• Telling of the child’s birth story (my children love to hear birth stories and often request this at other times throughout the year).
  • A photo shoot, usually outdoors with Dad as the photographer.
  • A handprint record: paint the child’s hand and place on a sheet of cardstock. This has mostly died out by the time the child starts school, but it is fun to have a record of their itty-bitty hand sizes.
  • A few gifts from parents, one of which is always a book.

Some new traditions I would like to start:

  • “__ Things We Love About You” list. As a family write 5 things or 7 things or 35 things (depending on their year) that we love about the birthday person. Make a large poster to hang on their bedroom door, and make a small version that can be included in their memory box.
  • Take a photo of the birthday child with mom and dad on either side, kissing their cheeks. Take a photo with siblings (we have done been doing this sporadically over the years, but I want to be more consistent).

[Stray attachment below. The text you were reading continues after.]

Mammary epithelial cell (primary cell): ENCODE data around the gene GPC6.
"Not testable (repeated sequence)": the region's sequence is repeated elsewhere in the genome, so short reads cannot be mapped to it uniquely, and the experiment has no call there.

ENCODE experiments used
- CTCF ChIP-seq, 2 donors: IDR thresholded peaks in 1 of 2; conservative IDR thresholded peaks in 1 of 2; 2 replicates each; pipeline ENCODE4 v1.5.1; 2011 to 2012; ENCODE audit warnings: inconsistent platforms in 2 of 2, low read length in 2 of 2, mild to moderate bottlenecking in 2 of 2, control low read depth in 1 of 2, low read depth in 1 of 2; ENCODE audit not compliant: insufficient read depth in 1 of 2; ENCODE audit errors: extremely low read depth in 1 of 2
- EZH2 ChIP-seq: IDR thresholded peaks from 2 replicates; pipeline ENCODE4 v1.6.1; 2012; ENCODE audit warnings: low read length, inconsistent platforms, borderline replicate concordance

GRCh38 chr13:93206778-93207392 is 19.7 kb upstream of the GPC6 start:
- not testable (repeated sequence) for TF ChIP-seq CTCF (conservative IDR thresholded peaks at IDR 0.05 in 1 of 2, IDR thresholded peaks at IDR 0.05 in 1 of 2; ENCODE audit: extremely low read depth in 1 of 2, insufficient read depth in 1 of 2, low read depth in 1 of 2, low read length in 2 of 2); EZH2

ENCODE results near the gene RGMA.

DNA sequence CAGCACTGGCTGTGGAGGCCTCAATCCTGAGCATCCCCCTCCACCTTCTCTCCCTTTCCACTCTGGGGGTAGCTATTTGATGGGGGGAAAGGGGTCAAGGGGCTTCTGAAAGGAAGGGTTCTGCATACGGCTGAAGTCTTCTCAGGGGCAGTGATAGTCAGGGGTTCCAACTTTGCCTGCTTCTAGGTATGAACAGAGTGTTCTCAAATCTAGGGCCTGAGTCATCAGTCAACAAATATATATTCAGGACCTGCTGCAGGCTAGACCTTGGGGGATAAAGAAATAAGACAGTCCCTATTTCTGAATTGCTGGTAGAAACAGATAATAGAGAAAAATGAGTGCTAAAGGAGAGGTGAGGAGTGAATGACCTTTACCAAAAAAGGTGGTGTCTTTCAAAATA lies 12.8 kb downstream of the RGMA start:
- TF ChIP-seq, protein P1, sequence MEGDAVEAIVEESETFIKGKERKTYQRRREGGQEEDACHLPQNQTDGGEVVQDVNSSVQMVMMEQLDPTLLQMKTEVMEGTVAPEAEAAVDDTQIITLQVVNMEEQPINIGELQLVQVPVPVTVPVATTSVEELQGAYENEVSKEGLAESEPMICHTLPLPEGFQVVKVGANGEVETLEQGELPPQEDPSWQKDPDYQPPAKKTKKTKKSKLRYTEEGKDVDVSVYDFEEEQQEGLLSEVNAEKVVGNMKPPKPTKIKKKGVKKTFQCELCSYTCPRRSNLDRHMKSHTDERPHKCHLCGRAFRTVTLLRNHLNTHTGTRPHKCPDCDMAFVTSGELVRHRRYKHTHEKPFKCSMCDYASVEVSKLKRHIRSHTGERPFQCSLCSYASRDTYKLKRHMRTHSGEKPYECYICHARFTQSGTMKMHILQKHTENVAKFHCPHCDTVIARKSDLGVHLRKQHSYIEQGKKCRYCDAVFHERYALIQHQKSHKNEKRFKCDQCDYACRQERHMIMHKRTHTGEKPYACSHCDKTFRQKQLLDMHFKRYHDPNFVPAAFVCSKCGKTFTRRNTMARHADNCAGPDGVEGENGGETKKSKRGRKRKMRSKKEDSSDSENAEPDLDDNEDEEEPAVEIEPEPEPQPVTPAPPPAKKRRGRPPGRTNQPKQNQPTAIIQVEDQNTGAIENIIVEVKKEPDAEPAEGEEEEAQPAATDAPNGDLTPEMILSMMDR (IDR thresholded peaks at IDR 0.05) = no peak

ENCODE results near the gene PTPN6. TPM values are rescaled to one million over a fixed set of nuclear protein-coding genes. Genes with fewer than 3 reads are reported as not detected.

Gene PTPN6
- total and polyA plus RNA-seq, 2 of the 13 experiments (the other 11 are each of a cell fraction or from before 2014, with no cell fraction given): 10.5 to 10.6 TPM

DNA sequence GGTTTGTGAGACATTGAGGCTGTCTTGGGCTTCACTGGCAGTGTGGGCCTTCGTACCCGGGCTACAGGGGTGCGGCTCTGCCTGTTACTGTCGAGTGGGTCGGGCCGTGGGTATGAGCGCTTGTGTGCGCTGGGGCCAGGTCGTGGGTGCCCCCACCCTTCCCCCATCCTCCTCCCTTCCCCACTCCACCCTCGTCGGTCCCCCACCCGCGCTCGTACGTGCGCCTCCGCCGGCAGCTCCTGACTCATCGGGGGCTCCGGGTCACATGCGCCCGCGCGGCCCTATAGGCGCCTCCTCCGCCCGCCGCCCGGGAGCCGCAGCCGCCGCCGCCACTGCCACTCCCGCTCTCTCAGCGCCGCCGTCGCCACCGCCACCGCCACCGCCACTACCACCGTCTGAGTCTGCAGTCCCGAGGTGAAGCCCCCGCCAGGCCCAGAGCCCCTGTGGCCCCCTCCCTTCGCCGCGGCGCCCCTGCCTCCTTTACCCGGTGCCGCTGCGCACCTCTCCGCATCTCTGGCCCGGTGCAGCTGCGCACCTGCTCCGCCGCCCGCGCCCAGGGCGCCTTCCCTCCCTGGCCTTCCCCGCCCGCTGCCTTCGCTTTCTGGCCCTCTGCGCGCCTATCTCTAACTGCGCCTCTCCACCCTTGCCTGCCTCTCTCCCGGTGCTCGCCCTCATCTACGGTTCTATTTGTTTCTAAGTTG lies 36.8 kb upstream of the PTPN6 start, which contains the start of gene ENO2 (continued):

• Conduct a birthday interview, like this or this.  I have done this some, but I need to develop a template and print it off so it is ready to go every year.

Other fun ideas:

  • Hang a balloon from the ceiling for each year with $1 bill inside (source). Maybe start this at age 10 for our family???
  • Wrap their birthday lunch in birthday gift wrap.

Birthday Themes we have done in the past:

  • 1 year old: birthday cake with immediate family (A, L, Z)
  • 2 year old: invite one other family to join us for a theme cake (snowman-A, frog-L, Cars cupcakes-Z)
  • 3 year old: Bug party with friends at the playground (A), H is for Happy preschool party (L), cupcakes with friends at the playground (Z)
  • 4 year old: Family party (A), Tangled-Princess (L), Best buddy party (Z)
  • 5 year old: Fancy Nancy theme (A), family party (L)
  • 6 year old: Pretty Pink (A), Butterfly Fest and family party (L)
  • 7 year old: Tangled-Princess (A), Horse theme (L)
  • 8 year old: Family party (A)
  • 9 year old: Favorite things–paper dolls, books, Lego (A)